Hi all -
As I sit here planning out my project which will have a variety of characters all within the same background and audio, I was wondering how I can take a piece of audio that will play throughout the entire animation and still incorporate different scene manager segments? By that, I mean I want to have a separate scene for each character and their interaction with the background… if I have five scenes, how can I have the background and audio play throughout each scene without interuption? From what I have seen, it seems each scene is encapsulated and separate from all the other scenes… when one ends, the next begins so I don’s see how I can have a piece of music play throughout each and every scene without interuption … thanks, dan
Hi all -
If you do not stream a sound it will go through all the scenes of animation. This being said be aware that when you will be working you won’t have access to this sound track in scene 2,3,4 … so if you had planed on timing your animation with the sound track you should clearly cut the sound track in multiple segment you import in each scene.
Hi Ugo -
Thanks - I kind of figured that was the way it would work … luckily the project is only a couple of minutes long so I can keep it as a single scene …might be a nice additive in a future version where items can be outside the scene structure, a kind of master layer … yeah, it’s easy to come up ideas especially when one doesn’t have to come up with a way to do it thanks again, i do appreciate it … dan
Hi, my name’s Dan too:) Yaay! I have a similar problem so
I thought I’d put it here, rather than start a new thread.
What I’ve been doing so far, is to import my entire recorded
dialogue into one scene, set it to “streamed” in the editor,
lip-sync my characters to it manually (too many mouth positions
for the automatic lip sync) and after 400 frames or so, cut and
paste the remaining part of the sound element into another
scene and continue.
The length of the audio requires me to do three scenes of
about 400 frames each. For some reason though, bits of
dialogue are repeated in both scenes (at beginning or end
between cuts) even though the frames with those sounds
are only in one scene. Also, there is a bit of a clunking sound
sometimes when moving from one scene to another.
What I don’t understand in Ugo’s response, is if it is okay to
do what I’m doing, i.e. cut and paste frames of a sound element
between scenes, or rather one has to cut the actual sound file
up outside Toon Boom (I use Garage Band), and import the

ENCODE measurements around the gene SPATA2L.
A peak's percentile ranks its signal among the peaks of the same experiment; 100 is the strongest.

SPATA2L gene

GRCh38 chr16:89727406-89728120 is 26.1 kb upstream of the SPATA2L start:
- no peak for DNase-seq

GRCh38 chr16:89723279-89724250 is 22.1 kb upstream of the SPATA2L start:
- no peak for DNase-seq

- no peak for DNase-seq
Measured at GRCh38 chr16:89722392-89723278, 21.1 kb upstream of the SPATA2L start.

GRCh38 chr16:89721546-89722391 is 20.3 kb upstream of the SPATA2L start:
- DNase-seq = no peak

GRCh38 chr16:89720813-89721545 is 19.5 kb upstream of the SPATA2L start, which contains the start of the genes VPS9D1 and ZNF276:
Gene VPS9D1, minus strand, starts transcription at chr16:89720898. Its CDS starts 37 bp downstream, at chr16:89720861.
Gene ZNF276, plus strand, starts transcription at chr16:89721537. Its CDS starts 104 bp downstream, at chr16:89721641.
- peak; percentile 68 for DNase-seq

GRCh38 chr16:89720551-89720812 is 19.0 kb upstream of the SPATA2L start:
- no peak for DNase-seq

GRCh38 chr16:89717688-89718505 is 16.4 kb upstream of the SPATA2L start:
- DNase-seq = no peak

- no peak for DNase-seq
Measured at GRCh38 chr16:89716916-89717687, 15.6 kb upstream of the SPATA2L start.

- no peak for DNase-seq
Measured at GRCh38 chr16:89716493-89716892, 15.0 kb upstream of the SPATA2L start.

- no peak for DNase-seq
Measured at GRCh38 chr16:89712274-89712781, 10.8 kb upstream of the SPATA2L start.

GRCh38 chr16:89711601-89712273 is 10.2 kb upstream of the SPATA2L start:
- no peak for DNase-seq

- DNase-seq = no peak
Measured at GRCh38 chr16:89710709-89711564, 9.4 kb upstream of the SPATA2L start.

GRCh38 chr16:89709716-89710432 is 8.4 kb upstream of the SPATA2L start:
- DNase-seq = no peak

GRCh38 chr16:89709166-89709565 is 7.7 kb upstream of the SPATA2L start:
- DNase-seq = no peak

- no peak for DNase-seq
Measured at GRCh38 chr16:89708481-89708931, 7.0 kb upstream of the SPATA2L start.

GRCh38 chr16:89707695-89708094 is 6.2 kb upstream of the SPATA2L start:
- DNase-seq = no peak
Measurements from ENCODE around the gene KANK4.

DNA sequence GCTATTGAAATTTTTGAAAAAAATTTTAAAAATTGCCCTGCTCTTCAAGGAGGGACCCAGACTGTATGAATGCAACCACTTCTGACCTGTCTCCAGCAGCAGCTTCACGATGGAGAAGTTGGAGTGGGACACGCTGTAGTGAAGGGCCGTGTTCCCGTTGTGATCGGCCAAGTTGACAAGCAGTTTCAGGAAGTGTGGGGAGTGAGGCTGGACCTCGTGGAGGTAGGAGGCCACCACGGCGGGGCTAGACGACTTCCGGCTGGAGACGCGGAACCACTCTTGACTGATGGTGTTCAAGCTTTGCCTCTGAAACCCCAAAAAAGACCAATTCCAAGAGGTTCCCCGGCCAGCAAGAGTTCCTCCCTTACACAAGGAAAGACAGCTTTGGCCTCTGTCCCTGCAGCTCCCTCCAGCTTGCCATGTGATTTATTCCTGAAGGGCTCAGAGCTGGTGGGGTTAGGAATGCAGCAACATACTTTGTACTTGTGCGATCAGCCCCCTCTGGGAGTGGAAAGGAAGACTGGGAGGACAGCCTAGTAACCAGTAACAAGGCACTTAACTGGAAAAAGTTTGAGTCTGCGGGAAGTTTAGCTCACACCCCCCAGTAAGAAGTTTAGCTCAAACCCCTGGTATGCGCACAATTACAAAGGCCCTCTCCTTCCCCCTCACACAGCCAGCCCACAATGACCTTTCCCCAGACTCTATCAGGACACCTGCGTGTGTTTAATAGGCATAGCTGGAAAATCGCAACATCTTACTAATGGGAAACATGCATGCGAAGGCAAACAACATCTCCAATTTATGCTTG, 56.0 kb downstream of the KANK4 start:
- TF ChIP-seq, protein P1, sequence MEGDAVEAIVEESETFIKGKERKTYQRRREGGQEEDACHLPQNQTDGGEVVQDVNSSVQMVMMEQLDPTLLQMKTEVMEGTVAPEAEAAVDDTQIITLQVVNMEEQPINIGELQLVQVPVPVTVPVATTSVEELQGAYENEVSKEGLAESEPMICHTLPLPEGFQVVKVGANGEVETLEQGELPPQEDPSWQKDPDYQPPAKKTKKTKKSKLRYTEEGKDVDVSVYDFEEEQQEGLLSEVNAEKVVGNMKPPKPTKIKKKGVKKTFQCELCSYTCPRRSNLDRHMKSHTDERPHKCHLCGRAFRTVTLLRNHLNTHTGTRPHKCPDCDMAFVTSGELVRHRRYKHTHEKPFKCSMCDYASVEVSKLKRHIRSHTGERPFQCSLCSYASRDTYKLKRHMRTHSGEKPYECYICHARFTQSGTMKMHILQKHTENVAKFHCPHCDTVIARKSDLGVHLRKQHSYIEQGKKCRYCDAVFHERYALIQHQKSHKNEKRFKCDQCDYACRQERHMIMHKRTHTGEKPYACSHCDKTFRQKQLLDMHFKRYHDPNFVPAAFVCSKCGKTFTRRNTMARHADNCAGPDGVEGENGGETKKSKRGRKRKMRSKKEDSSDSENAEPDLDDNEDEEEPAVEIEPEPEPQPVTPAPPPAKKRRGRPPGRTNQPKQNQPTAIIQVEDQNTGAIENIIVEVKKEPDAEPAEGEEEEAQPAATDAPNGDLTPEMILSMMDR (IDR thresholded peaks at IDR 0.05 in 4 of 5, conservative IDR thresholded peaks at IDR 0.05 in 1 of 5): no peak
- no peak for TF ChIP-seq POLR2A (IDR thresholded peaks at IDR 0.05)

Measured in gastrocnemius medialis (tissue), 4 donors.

separate bits as separate sound elements into each scene,
setting “streamed” for each one.
Could I get some clarification on this? It might help with another
problem that I continue to have - perfectly synced lips until exporting
to Quick Time, when suddenly things are off by anywhere from one
to five frames.
Hi Dan (good name )
I actually did find a way to play an audio piece over a number of separate scenes… what I did was create the animation over whatever number of scenes I decided on. Following that, I exported the entire animation out into a swf file then imported it back in. This placed the animation into a single scene which then allowed me to add a sound element and which allowed me to play the piece over the entire animation… granted I could have created the work in a single scene, but I found this to be hard to work and test with.
With sound, I find that working with mp3 is more difficult than with wav. For some reason in tb (at least for me), the sound editor does not give me a true frame picture as to where the audio piece begins and ends. I generally take the mp3 and convert it to wav before going into TB… once there, I have had no problem copying portions of the audio from one scene to the other or within the same scene. Further, the piece I am working on now will run over fifteen minutes with the client supplied audio file some 48000 frames in length. Since I have not found a good editor I can use outside of TB (I will look at Garage Band) to cut up the audio into the pieces I need, I generally bring in the entire audio and cut out the portion I need for a scene (generally some 3000 frames). I then break this up into smaller segments to span across however many scenes I deem necessary for continuity and ease… I think that once I find a good editor outside of TB I will do more of my cutting and splicing there … thanks, D
Thanks for the explanation. I will try re-recording in wav format and see if that helps with the lip-sync timing issue.